… a very dear friend and former flatmate of mine (the groom, Roland) found a fantastic woman (Vera) and managed to convince her to marry him.
This resulted in a Zimbabwean-Taiwanese wedding in the midst of typhoon season in Taipei, Taiwan, to which we had the honor of being invited.
Naturally, we said yes. We packed our bags and a set of swim fins, and we headed to Taiwan.
Little did we know, we’d be in for a spot of bad weather, but we still had plenty of good company.
After 16 hours in flight, not including our 2 hour stop in Hong Kong, we arrived in Taipei at night.
We arrived at our hotel, quickly unpacked, and headed downstairs to a Japanese restaurant before meeting our friends, whose wedding we had made this mighty trek to witness and the groom’s parents (Christine & Ian), whom I have had the pleasure of getting to know while travelling in Zimbabwe.
It was then that we learned that there really aren’t a lot of bars in Taipei. As it happens, the Taiwanese are not genetically evolved drinkers, which means that gathering at a bar isn’t much fun the next day for most locals. The groom’s parents proudly advised is that this was not cause for concern, as they had found that the presence of a 7-11 on every corner made it easy to make one’s own bar. (Check out the 7-11 link, as Taiwanese 7-11 looks like far more fun than American 7-11.)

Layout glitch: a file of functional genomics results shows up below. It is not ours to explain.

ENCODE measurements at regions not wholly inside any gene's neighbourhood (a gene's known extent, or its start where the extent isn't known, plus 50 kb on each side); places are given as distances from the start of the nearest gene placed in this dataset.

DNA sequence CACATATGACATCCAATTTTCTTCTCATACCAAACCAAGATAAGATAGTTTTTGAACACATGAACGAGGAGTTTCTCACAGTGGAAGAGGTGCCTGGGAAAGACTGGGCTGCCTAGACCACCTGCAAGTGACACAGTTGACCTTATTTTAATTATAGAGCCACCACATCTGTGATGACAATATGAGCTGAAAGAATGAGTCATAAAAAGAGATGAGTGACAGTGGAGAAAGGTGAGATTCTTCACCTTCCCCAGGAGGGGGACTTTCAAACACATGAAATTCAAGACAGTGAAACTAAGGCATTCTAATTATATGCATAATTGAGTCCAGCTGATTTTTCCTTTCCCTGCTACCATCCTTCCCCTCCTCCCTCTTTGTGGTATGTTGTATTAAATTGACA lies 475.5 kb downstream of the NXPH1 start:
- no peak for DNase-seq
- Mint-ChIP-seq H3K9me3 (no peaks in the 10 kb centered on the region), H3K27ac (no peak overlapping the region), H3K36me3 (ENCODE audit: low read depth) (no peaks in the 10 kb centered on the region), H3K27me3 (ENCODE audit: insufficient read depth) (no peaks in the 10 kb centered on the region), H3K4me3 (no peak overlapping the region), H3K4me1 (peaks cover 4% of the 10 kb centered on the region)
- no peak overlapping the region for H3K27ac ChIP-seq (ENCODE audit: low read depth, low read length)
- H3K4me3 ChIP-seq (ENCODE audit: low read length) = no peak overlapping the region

That’s right, parents told us to go get beer at the 7-11 and bring it back to their room. Naturally, We did as we were told.
The temple itself is very beautiful and ornate, as you can see from these pictures.
It’s really quite amazing to look at.
The Chang Kai Shek Memorial Hall is located in a large square which is also home to the National Theater, The Gate of Great Centrality & Perfect Uprightness (Freedom Gate) and the National Concert Hall.
Inside of the memorial is a large statue (and Ian & Darren):
inside the museum, you can see, but as the sign sternly advises, not touch or enter Chang Kai Shek’s official cars
After all that history, we headed to what is known as the best dumpling shop in Taipei for Xiao Long Bao (aka: soup dumplings).
Conveniently, they do provide directions on how to properly enjoy the dumplings on a laminated card. (The other side is in Japanese, as Taiwan has many Japanese tourists).
After all that, we headed back to the hotel for a bit of quiet time before meeting up with the bride, groom, and groom’s family for dinner.